(Clare Valley, Australia.)

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Opened in a bracket of five 2013 Clare Valley Rieslings, and tasted pretty quickly, on the basis that first impressions are usually the most important ... Slight bottle stink then jasmine, lemon and lime with a juicy burst of citrus flavour set in a firm and lightly chalky/slatey palate. Doesn’t lose its way at any stage on its journey to the back of the palate – lemon tang and spice to farewell. Crunchy, tasty and authoritative all at once. A winner.' 94/100

The 28th consecutive release of this wine and it seems only last week I raved about the 27th. Gorgeous, perfumed aromas of lime, orange blossom and apricot lead to more citrus flavours with a light touch of tropical fruit. Concentrated and subtle, it’s dry and chalky, with a vein of citrus acidity that offers racy drive and power, along with a long finish. Delicious. 5/5

♣ Canberra International Riesling Challenge (2013), Trophy 'Best Australian Riesling' w/Top Gold & 96/100 score

♣ International Wine Cellar (date unknown), 92 points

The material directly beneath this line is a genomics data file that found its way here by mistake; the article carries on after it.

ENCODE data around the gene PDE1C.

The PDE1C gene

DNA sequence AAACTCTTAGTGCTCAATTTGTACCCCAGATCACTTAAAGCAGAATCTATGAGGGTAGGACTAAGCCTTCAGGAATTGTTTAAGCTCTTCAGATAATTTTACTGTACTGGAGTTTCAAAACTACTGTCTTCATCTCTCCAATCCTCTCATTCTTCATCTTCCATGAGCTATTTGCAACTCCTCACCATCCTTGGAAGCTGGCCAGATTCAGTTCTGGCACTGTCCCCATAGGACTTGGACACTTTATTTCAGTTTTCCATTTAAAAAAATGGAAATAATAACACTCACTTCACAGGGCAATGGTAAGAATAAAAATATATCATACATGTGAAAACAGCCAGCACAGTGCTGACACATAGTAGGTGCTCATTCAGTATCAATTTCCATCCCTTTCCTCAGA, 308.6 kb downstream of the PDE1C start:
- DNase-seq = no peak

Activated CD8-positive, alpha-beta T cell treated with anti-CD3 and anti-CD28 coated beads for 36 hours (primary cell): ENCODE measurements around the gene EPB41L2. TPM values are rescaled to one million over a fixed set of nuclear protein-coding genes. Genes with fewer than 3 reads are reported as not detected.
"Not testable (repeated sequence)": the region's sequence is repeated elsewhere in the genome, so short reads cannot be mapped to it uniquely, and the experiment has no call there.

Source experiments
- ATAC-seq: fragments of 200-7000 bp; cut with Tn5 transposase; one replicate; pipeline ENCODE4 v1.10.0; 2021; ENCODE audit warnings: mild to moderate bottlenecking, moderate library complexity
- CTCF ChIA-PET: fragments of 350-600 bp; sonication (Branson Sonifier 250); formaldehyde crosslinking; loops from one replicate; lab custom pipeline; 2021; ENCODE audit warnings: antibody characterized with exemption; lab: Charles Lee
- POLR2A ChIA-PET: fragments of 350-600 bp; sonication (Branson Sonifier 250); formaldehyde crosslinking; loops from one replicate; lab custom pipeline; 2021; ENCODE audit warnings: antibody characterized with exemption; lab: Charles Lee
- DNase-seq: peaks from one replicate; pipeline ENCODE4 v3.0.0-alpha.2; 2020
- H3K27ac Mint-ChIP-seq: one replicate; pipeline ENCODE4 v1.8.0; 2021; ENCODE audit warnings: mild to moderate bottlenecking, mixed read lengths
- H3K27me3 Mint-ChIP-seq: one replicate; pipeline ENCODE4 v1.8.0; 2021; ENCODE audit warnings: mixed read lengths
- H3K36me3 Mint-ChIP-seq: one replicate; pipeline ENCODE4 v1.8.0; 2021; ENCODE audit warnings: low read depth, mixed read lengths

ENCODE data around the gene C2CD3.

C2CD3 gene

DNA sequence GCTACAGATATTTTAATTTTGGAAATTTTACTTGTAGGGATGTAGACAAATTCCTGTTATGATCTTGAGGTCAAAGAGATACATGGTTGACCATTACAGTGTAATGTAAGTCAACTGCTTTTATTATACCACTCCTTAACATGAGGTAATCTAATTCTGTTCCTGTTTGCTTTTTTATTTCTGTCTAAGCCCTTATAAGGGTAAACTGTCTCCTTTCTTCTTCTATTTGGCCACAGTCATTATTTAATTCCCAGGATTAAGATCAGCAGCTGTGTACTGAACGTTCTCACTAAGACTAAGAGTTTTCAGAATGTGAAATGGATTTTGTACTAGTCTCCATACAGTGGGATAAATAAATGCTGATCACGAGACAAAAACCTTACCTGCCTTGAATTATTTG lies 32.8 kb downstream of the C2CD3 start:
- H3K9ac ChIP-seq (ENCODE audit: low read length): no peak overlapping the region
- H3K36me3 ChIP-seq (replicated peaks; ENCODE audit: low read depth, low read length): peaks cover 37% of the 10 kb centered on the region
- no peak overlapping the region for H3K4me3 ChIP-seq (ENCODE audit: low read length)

♣ Wine Spectator (date unknown), 91 points

The '12 vintage had one overarching feature of high quality riesling in its traditional strongholds of the Clare and Eden Valleys, yet its expression varied considerably from one maker to the next. Here lime juice flavours leap out of the glass, coating the mouth, yet supported by fine acidity.

Pale lemon with high floral notes, citrus and pineapple on the nose. Minerally palate with approachable acidity, lively lemon-lime peel freshness with good depth of passionfruit richness. Racy and fresh on the finish.

Bright straw. Vibrant, mineral-accented aromas of orange, pear skin and white flowers, with a gingery topnote. Dry and sharply focused, offering incisive citrus fruit and floral flavors that are underscored by chalky minerality. Finishes dry and long, with resonating orange zest and jasmine qualities. 12% alcohol here.